Plastic vs. Authentic – Insights from the Republican Debates

Lots of Republican debates this year – more than ever. Many lessons learned in considering the behavior of communications, and believability, and leadership.

Why doesn’t Romney catch on? And why has Cain so quickly climbed the popularity ladder?

These are a couple of key questions that provide important insight as to the value of the debates – perceived authenticity. Perception is in the eye of the beholder.

If the presidency was to be typecast, the perfect candidate is Mitt Romney. He looks good, has great political and business experience, is giving stellar debate performances – but people don’t seem to take to him. Plastic is a word that comes to mind.

I’ve often mentioned that Romney should muss up his hair a little to be real, but that’s just symbolic for doing SOMETHING to appear, and ‘be’, authentic. He DOES look like he’s playing a role. He’s careful and measured. We wish we could see him with more of a ‘forward lean’ – not so posed and ‘nice.’ Bluntness would be refreshing, and way out of character. Yet it would give some important authenticity points.

On the other hand, Herman Cain is almost a polar opposite – blunt, brash and bold. In this recent debate that was his favorite word for his ‘9,9,9’ plan – BOLD. We have no question he means what he says – we do not question his authenticity. And most importantly, he smiles often in his bluntness. We tend to like him. He is authentic. We trust him.

We trust and believe and follow those who are authentic. Authenticity is primarily established by behavior, not by message. But it has everything to do with whether our message will register on the listener (or voter in this case.) It has everything to do with leadership.

Everyone (well, many) wanted Chris Christie to run for President. Why? Because there is no question Chris Christie is a leader. And he is the poster child for authenticity. Many may not like what he says, but they believe what he says. He just endorsed Romney this week. Perhaps Romney hopes that some of his refreshing candor will rub off. It doesn’t work that way. What Romney needs to do is express his own brand of refreshing candor. That would be refreshing.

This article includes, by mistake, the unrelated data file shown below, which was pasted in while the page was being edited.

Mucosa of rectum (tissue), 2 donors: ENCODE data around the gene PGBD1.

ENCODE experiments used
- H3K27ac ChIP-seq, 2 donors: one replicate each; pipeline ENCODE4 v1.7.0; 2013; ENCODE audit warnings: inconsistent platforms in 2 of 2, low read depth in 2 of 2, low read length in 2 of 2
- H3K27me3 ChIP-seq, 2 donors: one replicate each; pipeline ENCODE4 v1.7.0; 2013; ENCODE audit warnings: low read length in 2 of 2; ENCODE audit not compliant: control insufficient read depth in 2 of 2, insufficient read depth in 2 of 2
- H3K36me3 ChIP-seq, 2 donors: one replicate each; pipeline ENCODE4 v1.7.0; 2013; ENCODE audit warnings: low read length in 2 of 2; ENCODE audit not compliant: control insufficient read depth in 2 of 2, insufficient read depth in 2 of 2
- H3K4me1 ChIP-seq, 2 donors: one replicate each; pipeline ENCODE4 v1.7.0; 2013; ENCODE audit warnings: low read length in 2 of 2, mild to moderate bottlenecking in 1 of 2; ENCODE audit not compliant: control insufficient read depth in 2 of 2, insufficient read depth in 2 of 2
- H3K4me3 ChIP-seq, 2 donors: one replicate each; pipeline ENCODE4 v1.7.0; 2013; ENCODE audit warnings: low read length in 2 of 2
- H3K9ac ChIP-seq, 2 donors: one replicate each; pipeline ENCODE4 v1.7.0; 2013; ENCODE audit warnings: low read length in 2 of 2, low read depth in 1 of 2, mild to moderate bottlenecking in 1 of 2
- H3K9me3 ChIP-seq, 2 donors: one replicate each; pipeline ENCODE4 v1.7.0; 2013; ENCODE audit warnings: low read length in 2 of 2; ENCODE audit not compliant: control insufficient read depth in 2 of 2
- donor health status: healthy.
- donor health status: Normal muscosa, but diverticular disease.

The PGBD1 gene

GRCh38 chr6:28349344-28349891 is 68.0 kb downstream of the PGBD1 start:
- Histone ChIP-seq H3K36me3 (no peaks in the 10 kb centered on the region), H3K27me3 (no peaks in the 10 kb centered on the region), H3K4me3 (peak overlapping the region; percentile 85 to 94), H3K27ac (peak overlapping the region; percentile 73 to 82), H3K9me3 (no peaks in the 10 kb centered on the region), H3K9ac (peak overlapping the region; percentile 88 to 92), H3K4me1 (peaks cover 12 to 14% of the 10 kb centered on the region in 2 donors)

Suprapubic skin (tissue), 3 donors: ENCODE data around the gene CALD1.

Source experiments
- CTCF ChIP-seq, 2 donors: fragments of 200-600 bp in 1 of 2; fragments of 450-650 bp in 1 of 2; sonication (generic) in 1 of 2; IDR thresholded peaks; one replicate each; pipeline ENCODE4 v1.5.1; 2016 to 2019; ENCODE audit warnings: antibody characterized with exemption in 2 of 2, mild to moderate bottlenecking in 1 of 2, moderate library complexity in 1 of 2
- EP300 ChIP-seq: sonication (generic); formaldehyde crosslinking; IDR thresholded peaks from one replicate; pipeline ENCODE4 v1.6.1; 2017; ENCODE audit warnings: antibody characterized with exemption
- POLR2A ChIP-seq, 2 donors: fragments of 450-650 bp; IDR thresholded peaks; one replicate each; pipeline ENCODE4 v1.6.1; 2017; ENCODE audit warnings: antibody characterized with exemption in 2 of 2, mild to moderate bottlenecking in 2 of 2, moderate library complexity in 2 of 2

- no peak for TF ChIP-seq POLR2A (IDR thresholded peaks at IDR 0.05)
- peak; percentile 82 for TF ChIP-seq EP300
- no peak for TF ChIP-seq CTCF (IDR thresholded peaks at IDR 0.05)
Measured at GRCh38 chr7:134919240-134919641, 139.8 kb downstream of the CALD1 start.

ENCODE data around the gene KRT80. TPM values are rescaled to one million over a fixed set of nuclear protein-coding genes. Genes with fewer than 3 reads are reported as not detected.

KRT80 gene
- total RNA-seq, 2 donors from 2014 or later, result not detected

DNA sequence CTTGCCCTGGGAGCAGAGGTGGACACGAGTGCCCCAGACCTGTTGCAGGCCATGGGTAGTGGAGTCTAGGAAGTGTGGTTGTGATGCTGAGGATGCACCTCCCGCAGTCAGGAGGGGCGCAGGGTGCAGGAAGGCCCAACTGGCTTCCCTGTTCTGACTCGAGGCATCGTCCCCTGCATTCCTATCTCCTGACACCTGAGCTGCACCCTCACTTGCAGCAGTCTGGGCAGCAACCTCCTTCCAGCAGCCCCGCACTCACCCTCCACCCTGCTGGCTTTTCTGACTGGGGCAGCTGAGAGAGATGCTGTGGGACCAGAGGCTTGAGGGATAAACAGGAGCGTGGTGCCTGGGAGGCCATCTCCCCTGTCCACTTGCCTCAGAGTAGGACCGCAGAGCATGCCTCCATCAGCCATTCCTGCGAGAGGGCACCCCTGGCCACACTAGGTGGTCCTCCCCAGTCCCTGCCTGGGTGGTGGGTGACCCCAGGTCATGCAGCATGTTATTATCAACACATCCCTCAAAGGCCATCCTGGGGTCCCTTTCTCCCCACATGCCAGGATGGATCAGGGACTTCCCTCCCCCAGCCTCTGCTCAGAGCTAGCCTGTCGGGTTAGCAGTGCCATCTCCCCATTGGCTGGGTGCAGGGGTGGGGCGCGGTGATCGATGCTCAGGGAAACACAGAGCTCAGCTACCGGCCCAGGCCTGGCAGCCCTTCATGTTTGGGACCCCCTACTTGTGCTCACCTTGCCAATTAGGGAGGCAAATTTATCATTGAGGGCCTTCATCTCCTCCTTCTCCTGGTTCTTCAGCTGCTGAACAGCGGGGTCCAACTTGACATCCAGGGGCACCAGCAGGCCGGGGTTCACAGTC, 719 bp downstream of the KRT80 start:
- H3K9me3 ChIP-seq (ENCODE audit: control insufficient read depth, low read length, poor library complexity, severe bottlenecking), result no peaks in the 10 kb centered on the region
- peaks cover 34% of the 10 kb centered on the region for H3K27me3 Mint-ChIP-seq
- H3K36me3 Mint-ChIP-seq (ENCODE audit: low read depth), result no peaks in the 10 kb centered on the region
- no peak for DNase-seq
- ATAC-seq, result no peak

5 comments on “Plastic vs. Authentic – Insights from the Republican Debates

  1. You know, in a discussion of plastic vs. authentic, I can’t believe you failed to mention Ron Paul. If you haven’t personally looked into his campaign, I recommend you do so.

    Don’t let some of his adherents steer you away from what he has to say for himself.

  2. Thanks Mike – your comments on leadership really carry weight. And I saw an example of your thoughts about ‘engender trust and confidence’ when I saw Herman Cain speak in person and up close this morning in Henderson after his debate in Vegas last night. He was very powerful, authentic, and and articulate – I was impressed with his communication style, and his thoughts on leadership as well. He had that crowd cheering – and I would say trusting and confident in his leadership.

  3. Hi Bert:

    As usual, I find your analysis and commentary to be spot-on. In the end, it all boils down to whether or not a communicator can engender trust and confidence not only in their message, but in their actions. Debates are a performance, but leadership demands a different kind of performance – one that transcends rhetoric. Thanks for the great thoughts Bert.

    Best,
    Mike

  4. “We trust and believe and follow those who are authentic. Authenticity is primarily established by behavior, not by message.”

    Indeed.

    Bert, you’re master tome,
    “You’ve Got To Be Believed To Be Heard”
    is one of the most important books I’ve ever read.